The Department of Justice (DOJ) commemorated the 26th annual National Missing Children's Day on May 21, 2009, with a ceremony at DOJ's Great Hall in Washington, DC, that honored missing children and recognized the extraordinary efforts made by law enforcement personnel and citizens to protect children from harm. Deputy Attorney General David W. Ogden was the main speaker and Office of Justice Programs Acting Assistant Attorney General Laurie O. Robinson presided over the ceremony.
In her opening comments, Acting Assistant Attorney General Robinson commended the exceptional efforts of the day's award recipients who "acted quickly and with a cool head to remove children from danger." The ceremony was attended by families of missing and abducted children, law enforcement personnel, and missing children's advocates.
Twenty-six years ago, President Ronald W. Reagan proclaimed May 25 as National Missing Children's Day in memory of Etan Patz, a 6-year-old boy who disappeared from a New York City street corner on that day in 1979. Missing Children's Day honors his memory and the memory of children who are still missing, celebrates the stories of recovery, and pays tribute to the exemplary efforts of agencies, organizations, and individuals engaged in protecting children.
Deputy Attorney General Ogden announced that the Department is awarding $50 million in American Recovery and Reinvestment Act funds to support OJJDP's Internet Crimes Against Children (ICAC) program. More than $41 million is being awarded to ICAC task forces nationwide to help law enforcement agencies develop an effective response to sexual predators who target children via the Internet and other electronic devices. In addition to these grants, the Department will award more than $8 million for training and technical assistance, research, and communication and data infrastructure to support the ICAC program.
In his remarks, Deputy Attorney General Ogden praised those in the audience for their dedication to children and families.
Because of you, countless children have been saved, and because of you, countless parents have been saved the heartache of a child who has been abducted. . . . But Missing Children's Day is just one day. For those gathered here, your work continues every day.
Deputy Attorney General Ogden presented awards to recognize the outstanding efforts of law enforcement personnel and citizens who have made a difference in recovering abducted children and protecting children from exploitation. The awards and recipients included:
Ernie Allen, President and CEO of the National Center for Missing & Exploited Children (NCMEC), described the "incremental revolution of change" that has occurred within the missing and exploited children's movement during the past 30 years, often in response to tragic abductions and murders of children. In 1979, there were no advocacy organizations or channels through which parents and investigators could raise public awareness when a child was missing, and law enforcement agencies did not communicate or collaborate on investigations, he said. Beginning with the passage of the Missing Children Act in 1982, the establishment of Missing Children's Day in 1983, the creation of NCMEC in 1984, and countless other programs and organizations, public awareness of the issue has increased and law enforcement agencies, advocacy organizations, and government agencies now work together when children are reported missing.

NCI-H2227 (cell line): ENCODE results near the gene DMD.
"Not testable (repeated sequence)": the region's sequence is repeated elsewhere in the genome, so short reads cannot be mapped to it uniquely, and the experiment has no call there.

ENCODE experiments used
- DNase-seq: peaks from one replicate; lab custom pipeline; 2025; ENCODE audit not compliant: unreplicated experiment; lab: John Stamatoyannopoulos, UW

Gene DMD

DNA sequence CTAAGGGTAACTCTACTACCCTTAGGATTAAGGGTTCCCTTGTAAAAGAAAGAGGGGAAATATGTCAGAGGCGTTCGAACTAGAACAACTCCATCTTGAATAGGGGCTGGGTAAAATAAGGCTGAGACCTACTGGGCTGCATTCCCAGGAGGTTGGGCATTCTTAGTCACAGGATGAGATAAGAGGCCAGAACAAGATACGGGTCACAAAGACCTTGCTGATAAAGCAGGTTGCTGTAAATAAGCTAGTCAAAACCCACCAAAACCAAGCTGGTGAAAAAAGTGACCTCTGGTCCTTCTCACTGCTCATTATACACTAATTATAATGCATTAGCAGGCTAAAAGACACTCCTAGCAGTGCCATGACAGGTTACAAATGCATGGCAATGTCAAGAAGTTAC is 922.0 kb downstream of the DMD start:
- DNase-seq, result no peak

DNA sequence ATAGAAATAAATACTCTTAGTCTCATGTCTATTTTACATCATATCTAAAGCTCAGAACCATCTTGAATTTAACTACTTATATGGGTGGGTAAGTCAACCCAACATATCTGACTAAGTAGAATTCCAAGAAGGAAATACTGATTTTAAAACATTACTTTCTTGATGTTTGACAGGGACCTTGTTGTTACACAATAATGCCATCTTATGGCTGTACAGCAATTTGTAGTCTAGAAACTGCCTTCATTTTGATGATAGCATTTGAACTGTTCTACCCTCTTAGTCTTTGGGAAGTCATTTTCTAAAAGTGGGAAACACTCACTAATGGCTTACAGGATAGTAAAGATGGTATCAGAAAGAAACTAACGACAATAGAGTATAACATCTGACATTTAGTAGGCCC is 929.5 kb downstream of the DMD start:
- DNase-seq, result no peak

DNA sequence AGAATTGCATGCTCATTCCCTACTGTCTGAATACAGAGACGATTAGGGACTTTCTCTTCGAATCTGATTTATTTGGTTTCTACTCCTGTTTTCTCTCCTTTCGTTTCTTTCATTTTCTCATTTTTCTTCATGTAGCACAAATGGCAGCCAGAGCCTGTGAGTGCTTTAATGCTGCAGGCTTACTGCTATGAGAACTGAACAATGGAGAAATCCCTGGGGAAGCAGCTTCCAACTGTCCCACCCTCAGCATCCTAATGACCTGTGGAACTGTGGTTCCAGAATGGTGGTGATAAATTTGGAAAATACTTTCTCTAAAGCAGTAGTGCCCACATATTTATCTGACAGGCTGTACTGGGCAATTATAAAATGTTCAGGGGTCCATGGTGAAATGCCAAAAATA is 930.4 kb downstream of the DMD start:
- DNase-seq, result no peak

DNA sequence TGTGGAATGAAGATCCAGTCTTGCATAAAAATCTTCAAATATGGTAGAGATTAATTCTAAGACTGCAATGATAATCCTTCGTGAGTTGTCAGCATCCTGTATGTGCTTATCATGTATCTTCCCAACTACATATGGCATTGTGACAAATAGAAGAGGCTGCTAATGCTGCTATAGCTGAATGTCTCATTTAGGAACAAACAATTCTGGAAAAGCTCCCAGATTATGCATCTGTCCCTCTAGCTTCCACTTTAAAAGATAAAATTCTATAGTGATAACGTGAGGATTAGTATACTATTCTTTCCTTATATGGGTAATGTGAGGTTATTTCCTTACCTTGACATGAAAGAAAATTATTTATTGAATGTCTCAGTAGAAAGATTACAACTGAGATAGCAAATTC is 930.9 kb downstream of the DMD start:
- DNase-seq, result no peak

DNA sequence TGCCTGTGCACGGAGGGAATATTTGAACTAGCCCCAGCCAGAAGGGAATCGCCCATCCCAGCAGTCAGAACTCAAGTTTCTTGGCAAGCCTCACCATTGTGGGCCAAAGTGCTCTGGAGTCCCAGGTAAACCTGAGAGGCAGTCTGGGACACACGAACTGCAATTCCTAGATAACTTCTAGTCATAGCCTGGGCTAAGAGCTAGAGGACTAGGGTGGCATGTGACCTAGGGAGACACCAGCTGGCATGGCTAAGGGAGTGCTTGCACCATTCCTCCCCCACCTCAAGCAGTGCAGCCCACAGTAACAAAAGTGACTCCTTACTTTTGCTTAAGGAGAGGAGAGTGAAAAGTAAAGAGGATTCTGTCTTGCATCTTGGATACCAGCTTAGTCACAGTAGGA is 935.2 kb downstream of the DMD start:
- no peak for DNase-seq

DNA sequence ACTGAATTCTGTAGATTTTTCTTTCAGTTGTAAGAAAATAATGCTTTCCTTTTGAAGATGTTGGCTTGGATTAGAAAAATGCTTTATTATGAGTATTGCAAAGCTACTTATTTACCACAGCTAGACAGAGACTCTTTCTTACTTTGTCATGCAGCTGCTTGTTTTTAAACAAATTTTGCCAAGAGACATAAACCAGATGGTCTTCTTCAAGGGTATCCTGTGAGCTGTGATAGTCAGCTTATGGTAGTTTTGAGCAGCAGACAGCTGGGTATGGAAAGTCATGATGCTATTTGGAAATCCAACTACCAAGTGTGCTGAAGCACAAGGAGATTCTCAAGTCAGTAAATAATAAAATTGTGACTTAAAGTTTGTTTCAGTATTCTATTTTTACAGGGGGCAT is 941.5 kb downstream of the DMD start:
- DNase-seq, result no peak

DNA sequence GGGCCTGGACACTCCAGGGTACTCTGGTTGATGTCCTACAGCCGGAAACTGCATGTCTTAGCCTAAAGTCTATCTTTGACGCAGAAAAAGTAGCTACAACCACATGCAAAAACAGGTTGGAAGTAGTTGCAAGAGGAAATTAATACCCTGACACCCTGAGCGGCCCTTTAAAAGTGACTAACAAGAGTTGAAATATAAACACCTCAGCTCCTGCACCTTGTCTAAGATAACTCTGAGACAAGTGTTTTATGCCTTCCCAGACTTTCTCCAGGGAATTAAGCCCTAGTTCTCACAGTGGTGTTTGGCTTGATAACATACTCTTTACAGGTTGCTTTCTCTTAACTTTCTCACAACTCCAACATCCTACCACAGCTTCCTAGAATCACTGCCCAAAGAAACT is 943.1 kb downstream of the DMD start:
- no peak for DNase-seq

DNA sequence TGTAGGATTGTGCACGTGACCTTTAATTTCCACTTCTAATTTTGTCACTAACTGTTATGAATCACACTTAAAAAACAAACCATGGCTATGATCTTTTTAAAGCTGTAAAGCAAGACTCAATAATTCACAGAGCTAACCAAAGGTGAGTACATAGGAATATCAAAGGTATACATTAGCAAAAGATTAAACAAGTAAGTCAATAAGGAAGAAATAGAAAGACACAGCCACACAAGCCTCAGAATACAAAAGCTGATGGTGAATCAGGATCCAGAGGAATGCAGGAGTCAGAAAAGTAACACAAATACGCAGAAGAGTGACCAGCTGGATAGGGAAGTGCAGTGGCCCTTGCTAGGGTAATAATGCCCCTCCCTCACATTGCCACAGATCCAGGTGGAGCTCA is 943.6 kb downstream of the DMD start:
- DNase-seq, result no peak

Prior to 1989, the police would say the child probably just ran away. . . . Progress has happened because of the people in this room and because of the organizations working together, both private and public. We have come light years. We are doing a better job.
Erin Runnion, founder and director of the Joyful Child Foundation, also spoke, sharing her perspective as the mother of a missing child and an advocate. Runnion's 5-year-old daughter Samantha was abducted and murdered in 2002. Runnion emphasized the need to educate children against the danger of abduction and to fight back if threatened.
I don't want to scare people, especially children. I want them to be brave so that they can meet any situation. . . . We can't protect every child, but for every child that is returned home safely there is a lifetime of countless joy.
The ceremony began and concluded with performances by the Benjamin Orr Elementary School Choir of Washington, DC. The Office of Justice Programs has had a relationship with the Orr School since 1991 as part of DOJ's volunteer outreach program. A full photo gallery of the day's events and a gallery of the winning artwork from each State are both available.